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Job search gut check: 8 questions to ask yourself before you apply
How do you measure success in your job search? Obviously a successful job search results in a great new job, but along the way you’re probably focused on the number of applications submitted, or interviews landed. Here’s the problem, if you’re applying and interviewing for all the wrong jobs, you’re ultimately going to extend the length of your job search and increase your frustration.
Before you hit go on another application, stop for a quick job search “gut check.” Consider these eight questions to determine if a job’s worth applying for, or if it’s a non-starter.
1. Is this a real, legitimate job?
That old saying “if it looks too good to be true, it probably is” applies tenfold to job hunting in the digital age. Old, fake or scam job listings abound on the Internet. Carefully evaluate a job ad before you reply. Is the job advertised on the website of a legitimate company? Can you find information on that company? Does the ad or application require you to reveal personal or financial information before you can even talk to someone at the company? Be sure to check out our post on how to spot job scams.
2. Am I qualified for the position?
Minimum requirements are one of the most important components of a job description. They dictate what skills and experience are required of a candidate to be considered for a job. If a sourcing specialist scans your resume and you lack the “5 years of retail experience” required for the job, your application is destined for the trash and your so is your time.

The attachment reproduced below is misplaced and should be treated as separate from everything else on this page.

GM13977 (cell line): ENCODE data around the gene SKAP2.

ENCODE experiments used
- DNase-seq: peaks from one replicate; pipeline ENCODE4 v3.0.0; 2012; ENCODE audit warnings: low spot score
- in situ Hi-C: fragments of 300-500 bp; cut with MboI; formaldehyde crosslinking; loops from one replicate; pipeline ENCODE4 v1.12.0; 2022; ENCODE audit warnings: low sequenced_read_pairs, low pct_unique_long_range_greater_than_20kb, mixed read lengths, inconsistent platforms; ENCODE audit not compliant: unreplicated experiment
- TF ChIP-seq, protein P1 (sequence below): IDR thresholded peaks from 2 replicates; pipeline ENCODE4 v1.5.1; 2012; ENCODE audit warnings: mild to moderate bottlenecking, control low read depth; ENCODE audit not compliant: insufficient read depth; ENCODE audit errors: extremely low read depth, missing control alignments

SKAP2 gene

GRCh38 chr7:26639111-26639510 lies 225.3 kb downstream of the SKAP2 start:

3. Can I handle the commute?
Everyone wants to work from home, but it’s more likely you’ll end up commuting to an office. Is that commute going to be reasonable? Will you need to relocate, and are you willing to do so? Will the commuting time require you to rearrange child-care plans? If it will be a long drive from home to the office, are there affordable alternatives like public transportation?
4. Will this job allow me to maintain my work-life balance?
Yes, you want a job, but that job shouldn’t take over your whole life. As you evaluate the job and company, watch for work-life balance red flags. For example, does the company have a bad online reputation on websites where current and former employees anonymously review companies? Can you find information about the work-life balance or company social activities on its hiring website?
5. How stable and reputable is the company?
If you’re out of work, it can be tempting to grab any opportunity that comes your way. But it’s important to know how stable the company is and its reputation for how it treats employees. If the company has been riddled with layoffs and bad earnings statements, working for them may be a big risk. If the company has more layoffs or goes out of business, you could be out of a job again.
6. Do you like the leadership of the company?
Of course you know it’s important to get along well with your immediate supervisor, but how you feel about the higher-ups is also relevant. You may not interact with the CEO on a daily basis – or ever – but if he’s made public statements that you can’t respect, or has a reputation for treating staff poorly, you may end up unhappy in the job. Antipathy toward leaders can be a sign you’ll clash with the company’s culture, too. Finally, if you don’t “like” the leadership’s business acumen, you may never be confident of the company’s future, or confident in your job.
7. Do you believe in their product/service or mission?
If your passion is animal rights, do you really want to work for a retailer who makes money selling real fur coats? That might not bother some people, but would it trouble you? If you don’t believe in what the company is selling, you could eventually feel like a sell-out and your self-respect will suffer.
8. What’s the single most exciting thing about this opportunity?
Is it the work, the people, the product, the chance to make a difference? There’s no single right way to answer that question, but there is definitely a wrong way. If you’re taking a job solely for the money, you will almost certainly conclude one day that it just wasn’t worth it. The best jobs fulfill your desire for meaningful work, as well as your need for a paycheck.